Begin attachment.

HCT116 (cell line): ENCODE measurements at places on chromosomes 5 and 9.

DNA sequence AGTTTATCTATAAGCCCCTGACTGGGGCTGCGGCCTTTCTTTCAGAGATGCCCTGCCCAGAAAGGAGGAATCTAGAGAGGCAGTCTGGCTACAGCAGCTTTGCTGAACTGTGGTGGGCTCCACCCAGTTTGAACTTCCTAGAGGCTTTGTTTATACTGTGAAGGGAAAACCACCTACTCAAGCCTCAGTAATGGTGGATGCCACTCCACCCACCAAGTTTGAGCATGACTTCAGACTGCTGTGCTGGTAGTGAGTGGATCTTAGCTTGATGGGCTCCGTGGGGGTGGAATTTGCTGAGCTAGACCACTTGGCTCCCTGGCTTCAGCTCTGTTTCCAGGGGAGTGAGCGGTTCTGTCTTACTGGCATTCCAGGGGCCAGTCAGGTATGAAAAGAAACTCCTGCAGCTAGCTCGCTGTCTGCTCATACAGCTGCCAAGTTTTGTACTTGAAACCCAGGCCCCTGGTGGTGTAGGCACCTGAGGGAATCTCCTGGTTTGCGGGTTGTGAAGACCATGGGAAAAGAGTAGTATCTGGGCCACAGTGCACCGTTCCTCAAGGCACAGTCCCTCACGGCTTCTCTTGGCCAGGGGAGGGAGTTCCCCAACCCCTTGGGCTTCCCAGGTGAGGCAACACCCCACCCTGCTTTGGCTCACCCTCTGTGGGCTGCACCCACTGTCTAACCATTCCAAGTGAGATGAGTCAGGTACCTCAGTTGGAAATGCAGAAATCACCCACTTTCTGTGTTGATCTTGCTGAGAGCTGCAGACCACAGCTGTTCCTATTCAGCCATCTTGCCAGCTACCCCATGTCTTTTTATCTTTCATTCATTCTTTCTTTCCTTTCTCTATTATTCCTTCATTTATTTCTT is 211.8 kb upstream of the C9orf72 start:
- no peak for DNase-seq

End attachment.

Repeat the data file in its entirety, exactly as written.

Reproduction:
HCT116 (cell line): ENCODE measurements at places on chromosomes 5 and 9.

DNA sequence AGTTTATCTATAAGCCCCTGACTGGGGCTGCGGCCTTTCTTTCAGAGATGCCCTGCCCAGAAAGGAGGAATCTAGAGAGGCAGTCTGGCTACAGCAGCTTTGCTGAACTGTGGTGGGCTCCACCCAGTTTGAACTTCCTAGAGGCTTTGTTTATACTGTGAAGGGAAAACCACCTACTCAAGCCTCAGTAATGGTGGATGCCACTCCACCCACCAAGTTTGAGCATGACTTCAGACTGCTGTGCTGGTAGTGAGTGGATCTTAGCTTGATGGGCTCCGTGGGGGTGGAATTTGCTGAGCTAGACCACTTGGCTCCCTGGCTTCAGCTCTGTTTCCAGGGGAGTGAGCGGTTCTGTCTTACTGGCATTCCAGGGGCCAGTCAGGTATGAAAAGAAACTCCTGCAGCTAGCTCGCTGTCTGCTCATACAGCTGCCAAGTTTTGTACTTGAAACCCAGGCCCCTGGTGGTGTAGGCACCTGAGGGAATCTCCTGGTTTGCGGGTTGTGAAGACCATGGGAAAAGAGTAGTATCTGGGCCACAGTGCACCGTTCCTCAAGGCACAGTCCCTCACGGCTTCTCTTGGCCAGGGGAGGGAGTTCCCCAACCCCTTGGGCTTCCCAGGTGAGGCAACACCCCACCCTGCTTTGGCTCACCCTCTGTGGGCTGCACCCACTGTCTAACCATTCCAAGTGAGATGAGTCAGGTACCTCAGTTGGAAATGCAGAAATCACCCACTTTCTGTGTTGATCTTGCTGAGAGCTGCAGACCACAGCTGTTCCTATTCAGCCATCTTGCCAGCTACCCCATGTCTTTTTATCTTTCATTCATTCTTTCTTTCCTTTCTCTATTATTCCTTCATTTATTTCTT is 211.8 kb upstream of the C9orf72 start:
- no peak for DNase-seq